When Heidi and I went to South Carolina early last May, one of the animals on my “hope to see” list was the Whitebanded Fishing Spider, Dolomedes albineus. It took until the last day of our trip, but I finally found one at the Whack-a-Mole Natural….Wait, that’s not right. The Whatchamacallit National….No….Ah, yes, the Waccamaw National Wildlife Refuge.
The spider was sitting on a piling supporting a floating dock on the Pee Dee River. This is not a small spider. Mature females measure about 23 millimeters in body length (just under an inch). Males average 18 millimeters. Ordinarily, the spider’s mottled gray pattern blends perfectly with lichen-spotted tree trunks where it waits in ambush for an unsuspecting insect or other small animal to wander within striking range.
This particular arachnid perceived motion very well. I ended up chasing it around the piling before it finally settled down. Oddly, it did not bolt, but simply sidled slowly to a new position on the piling. Creepy. Creepy in a creeping, stealthy, smart kind of way.
The white band that gives this spider its common name is the area immediately under the eyes and above the chelicerae (jaws). Maybe it should be called the “whitefaced fishing spider” instead. Sometimes the entire carapace (dorsal surface of the cephalothorax) is white, save for a black spot in the center. Indeed, the color pattern of this species is highly variable. Some individuals are even a mossy green color with darker markings.
This is a fishing spider that really is most common along the edges of aquatic habitats, especially the cypress swamps of the southeast U.S. Its geographic range is from Florida inland and north to the Appalachian Mountains of North Carolina, as well as the Mississippi River basin as far north as Kentucky and southern Missouri.
Not much is known about the life history, habits, and behavior of this species, so your own observations might lend something new to science. At least one researcher, James Carico, noted that adults sometimes congregate in tree holes and crevices, perhaps in a “mating swarm,” though that would be a rare behavior for most arachnids (Carico, 1973).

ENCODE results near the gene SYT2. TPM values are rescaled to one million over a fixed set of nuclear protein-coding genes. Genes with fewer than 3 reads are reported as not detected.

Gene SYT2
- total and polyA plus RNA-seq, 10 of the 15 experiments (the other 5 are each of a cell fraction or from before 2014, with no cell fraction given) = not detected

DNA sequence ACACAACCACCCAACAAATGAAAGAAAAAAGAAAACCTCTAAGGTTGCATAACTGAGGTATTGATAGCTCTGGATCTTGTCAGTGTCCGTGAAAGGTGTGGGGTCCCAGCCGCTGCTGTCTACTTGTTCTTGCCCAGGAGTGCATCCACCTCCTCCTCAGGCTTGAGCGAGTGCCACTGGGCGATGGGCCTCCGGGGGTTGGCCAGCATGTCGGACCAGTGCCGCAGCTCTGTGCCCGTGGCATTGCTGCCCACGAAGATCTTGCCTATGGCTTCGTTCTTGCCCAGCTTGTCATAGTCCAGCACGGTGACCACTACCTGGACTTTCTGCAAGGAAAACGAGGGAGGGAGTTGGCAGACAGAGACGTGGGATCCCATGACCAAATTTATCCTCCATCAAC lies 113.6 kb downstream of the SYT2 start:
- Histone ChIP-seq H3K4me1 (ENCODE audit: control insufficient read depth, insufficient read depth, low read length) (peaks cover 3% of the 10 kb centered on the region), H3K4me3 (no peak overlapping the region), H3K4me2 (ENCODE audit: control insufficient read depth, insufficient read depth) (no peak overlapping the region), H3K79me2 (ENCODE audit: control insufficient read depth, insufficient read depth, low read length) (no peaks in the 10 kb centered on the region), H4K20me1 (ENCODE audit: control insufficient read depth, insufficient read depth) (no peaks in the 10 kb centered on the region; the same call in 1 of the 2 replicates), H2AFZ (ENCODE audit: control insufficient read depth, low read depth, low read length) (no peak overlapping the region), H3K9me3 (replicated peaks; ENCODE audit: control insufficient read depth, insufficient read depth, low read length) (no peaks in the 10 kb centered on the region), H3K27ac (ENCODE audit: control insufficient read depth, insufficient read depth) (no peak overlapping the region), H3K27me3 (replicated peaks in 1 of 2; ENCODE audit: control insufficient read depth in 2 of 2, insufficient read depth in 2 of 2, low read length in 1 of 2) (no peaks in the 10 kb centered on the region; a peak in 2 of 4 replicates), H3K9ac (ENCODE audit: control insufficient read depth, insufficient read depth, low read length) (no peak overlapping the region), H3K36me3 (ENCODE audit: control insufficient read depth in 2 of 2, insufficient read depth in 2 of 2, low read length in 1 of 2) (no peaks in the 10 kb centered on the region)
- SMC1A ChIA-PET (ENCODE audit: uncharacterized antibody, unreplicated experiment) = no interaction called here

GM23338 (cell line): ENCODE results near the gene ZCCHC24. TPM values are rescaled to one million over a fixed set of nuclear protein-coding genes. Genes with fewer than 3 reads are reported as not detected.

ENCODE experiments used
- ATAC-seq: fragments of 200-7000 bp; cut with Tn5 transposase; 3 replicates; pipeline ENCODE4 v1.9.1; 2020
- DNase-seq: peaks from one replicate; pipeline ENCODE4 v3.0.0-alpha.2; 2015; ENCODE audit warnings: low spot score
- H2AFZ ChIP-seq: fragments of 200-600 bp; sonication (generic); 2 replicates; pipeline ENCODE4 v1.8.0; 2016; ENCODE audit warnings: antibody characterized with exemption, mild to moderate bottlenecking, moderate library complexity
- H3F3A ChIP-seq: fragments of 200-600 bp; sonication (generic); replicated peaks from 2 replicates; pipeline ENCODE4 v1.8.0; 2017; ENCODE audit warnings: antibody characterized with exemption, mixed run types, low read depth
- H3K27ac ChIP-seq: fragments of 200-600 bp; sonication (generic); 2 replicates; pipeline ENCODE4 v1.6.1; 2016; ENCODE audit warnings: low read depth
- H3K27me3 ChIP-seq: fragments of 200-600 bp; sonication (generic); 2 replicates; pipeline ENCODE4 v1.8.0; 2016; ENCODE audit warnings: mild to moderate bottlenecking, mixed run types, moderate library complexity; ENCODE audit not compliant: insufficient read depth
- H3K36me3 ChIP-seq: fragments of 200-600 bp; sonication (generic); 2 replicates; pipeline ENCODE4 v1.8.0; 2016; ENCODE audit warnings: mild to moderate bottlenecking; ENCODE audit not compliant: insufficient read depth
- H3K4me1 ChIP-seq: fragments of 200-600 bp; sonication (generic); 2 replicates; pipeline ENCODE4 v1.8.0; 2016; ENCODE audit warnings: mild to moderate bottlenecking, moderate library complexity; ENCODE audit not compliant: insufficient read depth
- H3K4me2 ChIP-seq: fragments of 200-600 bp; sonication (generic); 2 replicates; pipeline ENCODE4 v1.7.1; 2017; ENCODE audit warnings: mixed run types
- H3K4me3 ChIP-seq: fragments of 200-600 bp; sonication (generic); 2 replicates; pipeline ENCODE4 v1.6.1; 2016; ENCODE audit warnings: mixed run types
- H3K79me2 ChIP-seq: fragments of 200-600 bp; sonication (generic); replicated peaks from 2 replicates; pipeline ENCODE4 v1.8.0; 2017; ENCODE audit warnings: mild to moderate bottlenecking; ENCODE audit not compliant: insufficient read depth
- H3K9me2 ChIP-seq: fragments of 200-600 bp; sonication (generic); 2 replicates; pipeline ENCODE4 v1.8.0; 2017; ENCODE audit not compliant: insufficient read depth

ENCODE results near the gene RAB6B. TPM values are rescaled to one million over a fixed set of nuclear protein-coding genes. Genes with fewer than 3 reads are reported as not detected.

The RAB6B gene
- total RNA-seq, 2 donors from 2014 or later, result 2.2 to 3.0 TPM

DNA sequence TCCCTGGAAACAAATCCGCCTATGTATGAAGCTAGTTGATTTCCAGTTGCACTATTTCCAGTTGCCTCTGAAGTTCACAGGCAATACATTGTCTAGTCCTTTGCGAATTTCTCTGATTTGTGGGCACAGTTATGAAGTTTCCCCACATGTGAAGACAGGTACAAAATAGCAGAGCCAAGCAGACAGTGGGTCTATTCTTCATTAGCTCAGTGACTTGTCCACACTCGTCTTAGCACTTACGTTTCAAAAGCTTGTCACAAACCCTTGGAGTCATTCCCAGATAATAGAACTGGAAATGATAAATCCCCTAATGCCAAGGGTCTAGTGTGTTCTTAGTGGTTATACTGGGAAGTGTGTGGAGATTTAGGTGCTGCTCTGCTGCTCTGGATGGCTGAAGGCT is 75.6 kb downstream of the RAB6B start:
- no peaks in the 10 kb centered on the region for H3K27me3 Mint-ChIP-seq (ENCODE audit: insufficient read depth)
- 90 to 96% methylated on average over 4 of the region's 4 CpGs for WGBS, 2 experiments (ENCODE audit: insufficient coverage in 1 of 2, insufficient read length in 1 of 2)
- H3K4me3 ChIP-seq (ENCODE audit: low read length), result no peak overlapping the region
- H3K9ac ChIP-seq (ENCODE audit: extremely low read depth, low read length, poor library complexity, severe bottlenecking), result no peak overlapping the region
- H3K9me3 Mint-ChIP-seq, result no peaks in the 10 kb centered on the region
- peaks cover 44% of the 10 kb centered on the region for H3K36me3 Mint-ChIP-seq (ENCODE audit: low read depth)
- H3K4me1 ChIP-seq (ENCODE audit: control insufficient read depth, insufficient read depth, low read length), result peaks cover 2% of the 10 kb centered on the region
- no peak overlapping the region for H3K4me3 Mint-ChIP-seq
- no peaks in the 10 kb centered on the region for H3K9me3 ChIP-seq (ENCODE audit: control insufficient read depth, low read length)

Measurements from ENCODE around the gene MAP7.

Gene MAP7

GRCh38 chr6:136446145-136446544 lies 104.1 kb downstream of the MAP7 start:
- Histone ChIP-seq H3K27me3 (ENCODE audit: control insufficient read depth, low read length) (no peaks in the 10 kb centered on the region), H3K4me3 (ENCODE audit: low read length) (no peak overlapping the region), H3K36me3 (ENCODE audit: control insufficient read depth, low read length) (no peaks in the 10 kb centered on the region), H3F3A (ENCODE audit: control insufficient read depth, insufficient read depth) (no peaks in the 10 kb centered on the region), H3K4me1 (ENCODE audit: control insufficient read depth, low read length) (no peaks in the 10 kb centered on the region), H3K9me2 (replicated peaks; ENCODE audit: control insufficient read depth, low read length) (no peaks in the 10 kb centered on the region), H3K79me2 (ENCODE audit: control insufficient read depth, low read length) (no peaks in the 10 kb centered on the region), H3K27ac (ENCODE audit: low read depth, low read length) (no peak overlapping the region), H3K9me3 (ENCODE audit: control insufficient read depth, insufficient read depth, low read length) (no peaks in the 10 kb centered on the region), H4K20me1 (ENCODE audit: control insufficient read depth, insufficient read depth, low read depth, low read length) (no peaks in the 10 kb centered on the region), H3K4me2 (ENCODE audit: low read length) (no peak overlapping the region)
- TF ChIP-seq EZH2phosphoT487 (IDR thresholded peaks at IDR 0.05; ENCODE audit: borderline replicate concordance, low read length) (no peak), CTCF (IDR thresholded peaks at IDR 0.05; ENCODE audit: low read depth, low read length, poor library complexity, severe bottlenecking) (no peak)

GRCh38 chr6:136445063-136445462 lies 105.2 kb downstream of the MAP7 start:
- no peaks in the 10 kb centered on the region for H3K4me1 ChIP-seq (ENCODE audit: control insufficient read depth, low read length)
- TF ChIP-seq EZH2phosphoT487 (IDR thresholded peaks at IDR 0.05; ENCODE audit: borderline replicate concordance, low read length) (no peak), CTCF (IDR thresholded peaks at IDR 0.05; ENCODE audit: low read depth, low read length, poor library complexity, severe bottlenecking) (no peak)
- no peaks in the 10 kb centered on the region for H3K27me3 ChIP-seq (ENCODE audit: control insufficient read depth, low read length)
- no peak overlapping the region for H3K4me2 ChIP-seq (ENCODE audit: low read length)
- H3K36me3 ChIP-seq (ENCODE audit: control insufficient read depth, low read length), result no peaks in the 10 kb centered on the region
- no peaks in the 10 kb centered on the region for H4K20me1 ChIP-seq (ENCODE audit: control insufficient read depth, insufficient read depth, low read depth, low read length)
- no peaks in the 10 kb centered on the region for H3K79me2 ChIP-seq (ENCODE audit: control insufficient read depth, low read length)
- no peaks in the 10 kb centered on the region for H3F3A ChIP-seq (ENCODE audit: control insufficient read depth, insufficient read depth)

Like all pisaurids, D. albineus females carry the egg sac in their jaws before eventually creating a “nursery web” amid foliage, bridge beams, or other situations. The female then guards the egg sac and the spiderlings that emerge from it. Once the spiderlings have their first molt outside of the egg sac, they disperse. Their mother then resumes hunting, having fasted during her parental duties.
I consider myself lucky to have seen this magnificent spider, and I hope that you will add it to your own “must see” list of arachnids. You do have one of those by now, right?
Sources: Carico, James E. 1973. “The Nearctic Spiders of the Genus Dolomedes (Araneae: Pisauridae),” Bull Mus Comp Zool 144: 435-488.Gaddy, L.L. 2009. Spiders of the Carolinas. Duluth, Minnesota: Kollath+Stensaas Publishing. 208 pp.
Howell, W. Mike and Ronald L. Jenkins. 2004. Spiders of the Eastern United States: A Photographic Guide. Boston: Pearson Education. 363 pp.